Today the Palmito Ranch Battlefield National Historic Landmark is open for visitors.

 

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Indianola Survived and Thrived After the Civil War

STEIN HOUSE, A GERMAN FAMILY SAGA, tells the story of immigrants operating a boarding house in the thriving Indianola seaport. They arrived with hope for a new life and were thrust into the political choice of supporting a land that had welcomed them or standing for their principles that did not include slavery.

The new edition of Stein House.
Cover image of Federal troops leaving Indianola in 1861 is from the collection of the Calhoun County Museum, Port Lavaca, Texas.

The Civil War came to Indianola with the federal blockade of the Gulf of Mexico, which halted supplies coming through Pass Cavallo, the narrow channel from the gulf into Matagorda Bay. By October 1862, when a federal fleet made a foray into the bay, the family had already offered their sons to the war. Residents of the Stein House watched from the upstairs porch as Indianola officials refused to sell supplies and beef to the waiting Union ships. Cannons exploded in a brief battle that resulted in the death of one Union and two Confederate soldiers. The Federal troops looted Indianola, sailed up the coast and looted Lavaca, then moved back out into the Gulf of Mexico.

The waiting game began. It was only a matter of time before Federal forces would make another push to invade the middle Texas coast to stop the movement of cotton—the Confederacy’s means of exchange with Great Britain and other European countries.

Efforts to move cotton through the Gulf blockade quickly proved inadequate, promoting dependence on the Cotton Road, a route through the central part of Texas and across the Wild Horse Desert, the untamed and unpoliced land between the Nueces River and the Rio Grande. At Brownsville, freighters ferried cotton across the Rio Grande and then hauled it along the Mexican side of the river to Bagdad, a port at the mouth of the river. There, hundreds of foreign ships anchored in neutral waters off the Mexican coast to exchange the precious cotton for Winchester rifles, ammunition, medical supplies, and equipment desperately needed by the Confederacy.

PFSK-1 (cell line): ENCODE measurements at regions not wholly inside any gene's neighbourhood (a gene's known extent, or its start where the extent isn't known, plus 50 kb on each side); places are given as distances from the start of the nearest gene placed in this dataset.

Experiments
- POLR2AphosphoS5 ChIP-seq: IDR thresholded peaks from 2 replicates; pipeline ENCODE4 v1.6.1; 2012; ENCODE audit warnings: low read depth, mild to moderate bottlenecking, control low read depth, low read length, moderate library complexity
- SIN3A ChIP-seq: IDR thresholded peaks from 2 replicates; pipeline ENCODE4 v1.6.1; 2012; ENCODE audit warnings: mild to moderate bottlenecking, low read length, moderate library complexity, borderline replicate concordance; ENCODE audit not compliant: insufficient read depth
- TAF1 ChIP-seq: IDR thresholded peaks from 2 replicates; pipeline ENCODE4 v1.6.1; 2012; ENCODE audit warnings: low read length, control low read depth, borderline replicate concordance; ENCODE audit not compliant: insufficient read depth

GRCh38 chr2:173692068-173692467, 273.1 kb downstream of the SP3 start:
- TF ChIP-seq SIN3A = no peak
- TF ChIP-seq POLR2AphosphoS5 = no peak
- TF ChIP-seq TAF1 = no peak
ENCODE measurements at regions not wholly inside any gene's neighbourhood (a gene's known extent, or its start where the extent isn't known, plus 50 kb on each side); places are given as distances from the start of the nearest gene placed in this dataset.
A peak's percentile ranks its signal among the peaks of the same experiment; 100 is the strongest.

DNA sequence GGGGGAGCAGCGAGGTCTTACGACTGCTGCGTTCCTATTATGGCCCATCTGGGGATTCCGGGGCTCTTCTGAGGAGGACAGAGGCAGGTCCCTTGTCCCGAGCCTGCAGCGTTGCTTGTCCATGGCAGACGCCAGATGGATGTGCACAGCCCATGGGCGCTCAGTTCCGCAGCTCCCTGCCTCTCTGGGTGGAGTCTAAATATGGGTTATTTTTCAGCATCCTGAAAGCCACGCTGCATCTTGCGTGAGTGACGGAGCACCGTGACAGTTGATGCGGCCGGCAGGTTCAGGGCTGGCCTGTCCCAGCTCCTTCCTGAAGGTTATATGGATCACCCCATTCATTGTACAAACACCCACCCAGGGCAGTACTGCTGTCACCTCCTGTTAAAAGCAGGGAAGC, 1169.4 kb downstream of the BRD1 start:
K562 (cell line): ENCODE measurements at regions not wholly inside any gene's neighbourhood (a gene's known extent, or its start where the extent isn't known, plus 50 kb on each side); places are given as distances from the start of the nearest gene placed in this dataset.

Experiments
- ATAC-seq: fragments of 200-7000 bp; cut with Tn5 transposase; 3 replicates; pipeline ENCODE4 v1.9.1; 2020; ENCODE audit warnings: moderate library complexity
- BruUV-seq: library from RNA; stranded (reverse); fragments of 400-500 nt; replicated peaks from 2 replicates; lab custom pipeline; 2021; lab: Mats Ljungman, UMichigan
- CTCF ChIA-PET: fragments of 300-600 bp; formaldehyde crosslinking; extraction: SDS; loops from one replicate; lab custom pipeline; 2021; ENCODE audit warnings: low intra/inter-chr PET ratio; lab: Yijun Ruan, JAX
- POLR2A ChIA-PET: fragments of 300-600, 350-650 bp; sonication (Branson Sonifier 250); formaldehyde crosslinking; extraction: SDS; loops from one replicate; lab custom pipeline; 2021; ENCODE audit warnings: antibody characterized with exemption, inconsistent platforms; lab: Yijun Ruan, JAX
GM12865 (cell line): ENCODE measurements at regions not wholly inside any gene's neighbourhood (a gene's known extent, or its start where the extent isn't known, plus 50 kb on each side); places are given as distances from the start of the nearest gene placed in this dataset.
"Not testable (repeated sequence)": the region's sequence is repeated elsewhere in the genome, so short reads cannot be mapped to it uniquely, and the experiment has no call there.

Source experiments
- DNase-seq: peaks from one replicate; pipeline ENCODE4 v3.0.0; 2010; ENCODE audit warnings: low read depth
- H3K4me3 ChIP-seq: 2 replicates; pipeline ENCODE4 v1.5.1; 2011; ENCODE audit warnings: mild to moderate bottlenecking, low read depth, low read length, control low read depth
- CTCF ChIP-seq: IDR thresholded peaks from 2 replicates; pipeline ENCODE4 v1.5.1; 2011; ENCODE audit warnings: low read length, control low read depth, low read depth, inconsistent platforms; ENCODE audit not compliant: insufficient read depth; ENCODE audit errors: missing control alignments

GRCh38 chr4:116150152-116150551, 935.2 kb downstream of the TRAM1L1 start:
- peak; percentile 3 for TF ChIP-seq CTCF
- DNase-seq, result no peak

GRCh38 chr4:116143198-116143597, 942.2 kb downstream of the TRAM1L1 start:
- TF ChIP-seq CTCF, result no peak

News of the war was scarce but word came of Confederate troops putting up little resistance when Federals attacked Galveston. General John Bankhead Magruder, convinced that Texas would be invaded along the coast at Indianola, ordered a scorched earth defense––burn bridges, destroy lighthouses, dismantle the railroad out of Lavaca, and burn the warehouses and wharves at Indianola. He met bitter resistance from the locals who refused to destroy their own infrastructure. In war, they expected the enemy to destroy property, not their own officials. There would be time enough when the Yanks made a move. Then spirits lifted on hearing that Confederates had retaken Galveston on New Year’s Day 1863.

In November Brownsville fell, cutting off the shipment of cotton into Mexico. Confederates moved the cotton crossing on up the river to Laredo and as far west as Eagle Pass.

Indianolans waited as Federals began a relentless march from the Rio Grande up the Texas coast. They captured town after town until they reached Indianola in December 1863. Residents of the Stein House stood again on the upstairs porch to watch the brief battle. Within hours, troops descended on the property, camped in the yard, and took over the upper floors of the boarding house.

The occupants of the Stein House foraged for food, fed families of men who were off fighting, educated the children and waited for word from their men.

On March 14, 1864, less than three months after they arrived, the Federal forces began to depart. As they watched pontoon boats carrying men to the waiting ships, one of the boats took on water and began to sink. People along the shore rowed out to the rescue only to see twenty-one men drown in the shallow water. In gratitude for their help, the commanding office donated military clothing that the women of Indianola dyed and refashioned for children who had become threadbare.